With respect to governance, I have noted that when in the company of other professors with working class backgrounds, we seem to have a greater understanding of the fact that we are making decisions about spending the money of others. Colleagues with senses of entitlement, on the other hand, are less likely to have a vision of those who actually pay the bills. (Do they ever think of the convenience store worker or stock person at Wal-Mart when deciding that a summer program in France would be just the thing?) Recognition of concepts like “can we afford” something or “is this the best use of the money” seems to follow more readily when someone has been forced to deal with those same issues in his or her own life.

This sense of fiduciary obligation affects the way in which e.d.p.s approach teaching as well. A sense of entitlement seems to go hand in hand with canceling classes at the drop of a hat, taking off a couple of weeks in the middle of the semester for a foreign conference, teaching a self-indulgent course with a tiny enrollment, and feeling annoyed if students ask too many questions. It comes down to a view, shared by the children of privilege, that law schools exist for the faculty as opposed to the reality that faculty are but an input. Think how everything changes when faculty realize that they are not there to be served but to serve – and their jobs depend on serving. For those who have had a lifetime of being served, this an alien perspective.

When it comes to the substance of teaching and research, it is not that e.d.p.s are better, only different, and that teaching and scholarship are enriched by different perspectives. For example, a contracts teacher who has experienced being on the losing end of an exploitative contract is better able to understand the illusion of Pareto superiority and discuss, in real terms, the failings of contract law (as it has been shaped to serve those of privileged classes). My hunch is that this same perspective carries over to any course in which there is an interactive element.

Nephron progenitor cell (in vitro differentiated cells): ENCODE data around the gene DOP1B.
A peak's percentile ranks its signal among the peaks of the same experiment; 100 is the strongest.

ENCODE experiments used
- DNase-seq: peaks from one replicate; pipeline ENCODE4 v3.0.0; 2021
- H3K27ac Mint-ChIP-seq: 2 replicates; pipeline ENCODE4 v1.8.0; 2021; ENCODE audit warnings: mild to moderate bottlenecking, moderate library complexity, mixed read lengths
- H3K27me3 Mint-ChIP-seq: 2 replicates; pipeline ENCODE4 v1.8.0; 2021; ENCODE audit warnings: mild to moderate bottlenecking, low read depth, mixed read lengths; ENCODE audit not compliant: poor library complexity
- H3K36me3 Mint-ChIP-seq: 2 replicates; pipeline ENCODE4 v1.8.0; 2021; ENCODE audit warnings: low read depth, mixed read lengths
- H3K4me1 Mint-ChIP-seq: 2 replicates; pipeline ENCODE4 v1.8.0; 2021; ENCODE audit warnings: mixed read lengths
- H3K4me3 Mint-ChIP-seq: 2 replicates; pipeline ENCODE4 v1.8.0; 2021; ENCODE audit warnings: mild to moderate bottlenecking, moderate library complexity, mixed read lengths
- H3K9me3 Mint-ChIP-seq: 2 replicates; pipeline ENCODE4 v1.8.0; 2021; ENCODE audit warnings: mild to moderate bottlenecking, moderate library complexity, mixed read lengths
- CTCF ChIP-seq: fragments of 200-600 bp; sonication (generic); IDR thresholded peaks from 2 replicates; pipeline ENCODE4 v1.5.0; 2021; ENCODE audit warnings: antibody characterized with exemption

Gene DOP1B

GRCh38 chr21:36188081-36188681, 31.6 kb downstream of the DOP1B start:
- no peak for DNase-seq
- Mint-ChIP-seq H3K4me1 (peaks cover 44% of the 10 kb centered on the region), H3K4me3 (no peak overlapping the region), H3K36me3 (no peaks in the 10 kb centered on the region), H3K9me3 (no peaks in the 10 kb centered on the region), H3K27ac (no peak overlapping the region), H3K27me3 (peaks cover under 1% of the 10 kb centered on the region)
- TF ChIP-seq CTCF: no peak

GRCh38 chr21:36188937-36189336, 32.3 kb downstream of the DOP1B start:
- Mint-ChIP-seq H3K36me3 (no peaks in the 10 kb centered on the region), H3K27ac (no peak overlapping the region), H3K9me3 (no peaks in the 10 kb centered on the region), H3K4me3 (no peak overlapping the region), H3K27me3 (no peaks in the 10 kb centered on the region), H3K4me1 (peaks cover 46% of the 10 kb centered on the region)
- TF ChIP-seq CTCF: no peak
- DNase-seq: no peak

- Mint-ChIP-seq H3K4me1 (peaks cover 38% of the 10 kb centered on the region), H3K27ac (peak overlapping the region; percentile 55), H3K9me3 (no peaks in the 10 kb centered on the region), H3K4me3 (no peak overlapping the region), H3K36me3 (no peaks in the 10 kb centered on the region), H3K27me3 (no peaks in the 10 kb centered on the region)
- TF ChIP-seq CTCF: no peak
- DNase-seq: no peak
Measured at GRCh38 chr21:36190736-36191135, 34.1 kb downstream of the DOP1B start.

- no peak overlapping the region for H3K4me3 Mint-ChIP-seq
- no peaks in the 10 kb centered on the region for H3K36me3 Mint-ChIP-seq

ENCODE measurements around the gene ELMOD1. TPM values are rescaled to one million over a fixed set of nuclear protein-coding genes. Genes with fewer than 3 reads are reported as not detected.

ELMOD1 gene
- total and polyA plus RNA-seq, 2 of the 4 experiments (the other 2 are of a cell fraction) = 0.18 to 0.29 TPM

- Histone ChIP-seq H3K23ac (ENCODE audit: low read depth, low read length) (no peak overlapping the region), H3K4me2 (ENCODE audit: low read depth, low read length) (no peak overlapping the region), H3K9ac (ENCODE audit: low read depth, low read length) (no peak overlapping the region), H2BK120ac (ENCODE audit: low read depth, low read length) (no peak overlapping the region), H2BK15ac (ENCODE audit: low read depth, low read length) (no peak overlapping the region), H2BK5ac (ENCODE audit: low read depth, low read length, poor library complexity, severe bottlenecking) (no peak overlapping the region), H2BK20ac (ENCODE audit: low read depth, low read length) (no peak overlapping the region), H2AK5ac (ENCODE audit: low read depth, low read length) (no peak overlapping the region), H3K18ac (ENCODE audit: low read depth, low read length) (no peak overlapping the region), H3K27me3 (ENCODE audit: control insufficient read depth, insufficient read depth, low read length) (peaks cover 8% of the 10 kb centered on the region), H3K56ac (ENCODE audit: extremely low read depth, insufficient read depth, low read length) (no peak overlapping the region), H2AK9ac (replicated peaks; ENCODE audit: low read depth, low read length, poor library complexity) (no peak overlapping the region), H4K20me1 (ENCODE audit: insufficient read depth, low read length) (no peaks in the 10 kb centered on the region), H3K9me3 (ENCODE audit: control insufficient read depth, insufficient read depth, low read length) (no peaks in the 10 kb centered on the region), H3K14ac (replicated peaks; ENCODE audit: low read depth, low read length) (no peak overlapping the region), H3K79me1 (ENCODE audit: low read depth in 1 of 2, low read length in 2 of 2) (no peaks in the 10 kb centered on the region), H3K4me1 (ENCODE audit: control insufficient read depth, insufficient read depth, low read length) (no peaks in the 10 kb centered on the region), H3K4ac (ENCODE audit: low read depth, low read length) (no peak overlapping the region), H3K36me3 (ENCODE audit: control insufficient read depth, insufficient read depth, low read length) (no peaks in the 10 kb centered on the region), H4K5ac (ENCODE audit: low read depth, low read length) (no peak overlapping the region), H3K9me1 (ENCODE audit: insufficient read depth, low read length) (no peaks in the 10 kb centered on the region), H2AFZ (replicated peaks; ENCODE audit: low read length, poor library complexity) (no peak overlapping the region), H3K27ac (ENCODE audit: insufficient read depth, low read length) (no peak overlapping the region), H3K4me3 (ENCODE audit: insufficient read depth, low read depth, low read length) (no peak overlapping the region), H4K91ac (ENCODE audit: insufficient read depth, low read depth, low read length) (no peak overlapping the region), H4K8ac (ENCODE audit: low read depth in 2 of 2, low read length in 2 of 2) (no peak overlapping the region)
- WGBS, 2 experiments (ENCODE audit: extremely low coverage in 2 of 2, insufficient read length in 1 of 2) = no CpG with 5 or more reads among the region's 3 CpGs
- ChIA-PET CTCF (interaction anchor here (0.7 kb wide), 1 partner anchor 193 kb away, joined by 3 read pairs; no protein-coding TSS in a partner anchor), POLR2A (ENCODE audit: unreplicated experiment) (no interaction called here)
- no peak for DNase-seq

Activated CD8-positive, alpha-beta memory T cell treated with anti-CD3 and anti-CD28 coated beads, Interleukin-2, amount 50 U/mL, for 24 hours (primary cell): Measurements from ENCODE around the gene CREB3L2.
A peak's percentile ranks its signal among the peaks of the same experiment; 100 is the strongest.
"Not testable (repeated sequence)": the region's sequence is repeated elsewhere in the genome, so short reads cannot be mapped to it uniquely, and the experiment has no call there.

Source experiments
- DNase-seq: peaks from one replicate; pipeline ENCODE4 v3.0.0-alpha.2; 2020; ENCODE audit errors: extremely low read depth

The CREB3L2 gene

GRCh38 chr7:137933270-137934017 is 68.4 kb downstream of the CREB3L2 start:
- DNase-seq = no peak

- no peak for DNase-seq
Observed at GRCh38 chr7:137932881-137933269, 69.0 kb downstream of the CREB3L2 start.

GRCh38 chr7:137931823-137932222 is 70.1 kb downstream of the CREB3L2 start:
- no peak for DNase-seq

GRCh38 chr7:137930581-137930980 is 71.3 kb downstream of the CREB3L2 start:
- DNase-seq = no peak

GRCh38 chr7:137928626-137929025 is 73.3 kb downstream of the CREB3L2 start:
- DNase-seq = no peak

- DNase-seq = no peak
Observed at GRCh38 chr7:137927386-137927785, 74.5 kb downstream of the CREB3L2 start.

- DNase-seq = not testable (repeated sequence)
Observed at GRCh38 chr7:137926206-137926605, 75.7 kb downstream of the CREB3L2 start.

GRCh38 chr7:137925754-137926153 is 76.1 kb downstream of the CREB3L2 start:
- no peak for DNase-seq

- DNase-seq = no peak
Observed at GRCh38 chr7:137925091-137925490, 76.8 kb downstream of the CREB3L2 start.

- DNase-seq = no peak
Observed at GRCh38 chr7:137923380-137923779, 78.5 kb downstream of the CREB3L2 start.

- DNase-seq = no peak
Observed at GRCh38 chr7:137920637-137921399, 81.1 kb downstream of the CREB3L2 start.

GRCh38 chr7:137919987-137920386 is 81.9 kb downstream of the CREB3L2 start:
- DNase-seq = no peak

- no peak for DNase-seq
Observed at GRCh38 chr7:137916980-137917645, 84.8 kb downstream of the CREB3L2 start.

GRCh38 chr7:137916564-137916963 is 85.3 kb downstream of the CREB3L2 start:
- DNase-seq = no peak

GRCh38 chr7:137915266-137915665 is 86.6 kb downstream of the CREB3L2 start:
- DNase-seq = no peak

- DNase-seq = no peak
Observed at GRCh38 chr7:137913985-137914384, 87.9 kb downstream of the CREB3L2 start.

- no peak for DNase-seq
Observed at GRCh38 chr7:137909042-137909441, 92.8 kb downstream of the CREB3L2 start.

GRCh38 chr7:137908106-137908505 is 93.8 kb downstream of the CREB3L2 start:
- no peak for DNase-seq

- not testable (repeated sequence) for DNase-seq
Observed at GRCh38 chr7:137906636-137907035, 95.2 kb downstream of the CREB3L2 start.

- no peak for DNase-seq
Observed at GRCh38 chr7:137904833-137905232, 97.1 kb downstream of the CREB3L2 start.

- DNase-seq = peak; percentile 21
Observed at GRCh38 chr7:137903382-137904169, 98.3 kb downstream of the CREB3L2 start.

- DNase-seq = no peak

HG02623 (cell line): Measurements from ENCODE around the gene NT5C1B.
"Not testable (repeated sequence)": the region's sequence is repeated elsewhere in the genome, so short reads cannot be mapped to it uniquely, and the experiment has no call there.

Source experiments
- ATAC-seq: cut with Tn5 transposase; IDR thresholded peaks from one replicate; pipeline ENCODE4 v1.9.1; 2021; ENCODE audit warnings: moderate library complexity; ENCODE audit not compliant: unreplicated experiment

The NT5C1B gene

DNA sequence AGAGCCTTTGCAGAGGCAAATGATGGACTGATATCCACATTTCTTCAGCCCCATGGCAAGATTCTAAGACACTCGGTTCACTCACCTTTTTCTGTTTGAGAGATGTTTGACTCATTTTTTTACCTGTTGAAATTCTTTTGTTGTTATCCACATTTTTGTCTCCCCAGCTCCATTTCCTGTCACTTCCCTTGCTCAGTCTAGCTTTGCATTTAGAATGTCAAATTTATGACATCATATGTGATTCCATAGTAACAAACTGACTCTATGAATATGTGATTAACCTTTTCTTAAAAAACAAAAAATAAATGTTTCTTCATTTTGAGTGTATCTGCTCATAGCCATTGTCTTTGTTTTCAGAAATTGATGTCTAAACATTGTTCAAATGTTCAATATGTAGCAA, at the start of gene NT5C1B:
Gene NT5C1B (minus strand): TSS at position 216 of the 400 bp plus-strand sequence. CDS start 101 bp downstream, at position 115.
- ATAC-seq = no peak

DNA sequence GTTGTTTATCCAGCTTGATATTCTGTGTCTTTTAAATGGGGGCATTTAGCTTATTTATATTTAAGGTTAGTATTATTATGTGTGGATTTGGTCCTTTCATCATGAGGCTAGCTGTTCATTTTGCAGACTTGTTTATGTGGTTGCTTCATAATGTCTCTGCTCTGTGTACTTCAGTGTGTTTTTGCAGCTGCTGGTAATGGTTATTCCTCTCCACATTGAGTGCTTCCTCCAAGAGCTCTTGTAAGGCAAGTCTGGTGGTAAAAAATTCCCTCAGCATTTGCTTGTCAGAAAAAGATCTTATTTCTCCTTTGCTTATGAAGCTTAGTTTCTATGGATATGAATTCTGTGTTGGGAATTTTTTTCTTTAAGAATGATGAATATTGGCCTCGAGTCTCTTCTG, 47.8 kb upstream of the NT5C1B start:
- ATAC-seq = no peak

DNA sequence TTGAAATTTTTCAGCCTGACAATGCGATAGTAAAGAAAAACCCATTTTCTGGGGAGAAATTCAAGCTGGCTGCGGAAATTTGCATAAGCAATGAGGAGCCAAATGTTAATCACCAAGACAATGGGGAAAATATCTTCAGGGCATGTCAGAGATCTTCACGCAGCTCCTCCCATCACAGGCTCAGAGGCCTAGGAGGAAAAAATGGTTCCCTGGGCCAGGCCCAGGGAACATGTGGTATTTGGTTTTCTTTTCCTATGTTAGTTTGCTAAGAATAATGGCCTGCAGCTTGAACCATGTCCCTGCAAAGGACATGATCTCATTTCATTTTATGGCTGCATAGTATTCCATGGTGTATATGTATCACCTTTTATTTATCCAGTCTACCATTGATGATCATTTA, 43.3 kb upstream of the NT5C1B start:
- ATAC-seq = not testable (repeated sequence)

Finally, on scholarship. Where do the ideas for articles come from? What fuels the analysis? That spontaneous flash that leads to questions or that leads to analysis and research is akin to “taste” – here a taste for which questions one will devote his or her life to. Taste is hardly the result of eight or more years in college. Different life experiences result in different tastes. Look at most faculties. Which people are writing about race? About woman and families? About environmental questions? There is a self-referential and oft times a self-interested element to how tastes are formed. In each case, there is a story that connects the person’s life with the direction his or her research has taken. Now compare a faculty that has screens out an entire segment of life experiences and compare its diversity and quality with one that purposefully includes all qualified people, whether or not they increase social comfort. My case is simple: when it comes to the analysis of law and the teaching of future attorneys, the second faculty is superior.

Sunday, August 24, 2008

Class Differences: Part 1; A Replay From Two Years Ago

Give me your hungry, your tired your poor I'll piss on em
Thats what the statue of bigotry says
Your poor huddled masses, lets club em to death
And get it over with and just dump em on the boulevard.
Lou Reed, Dirty Blvd.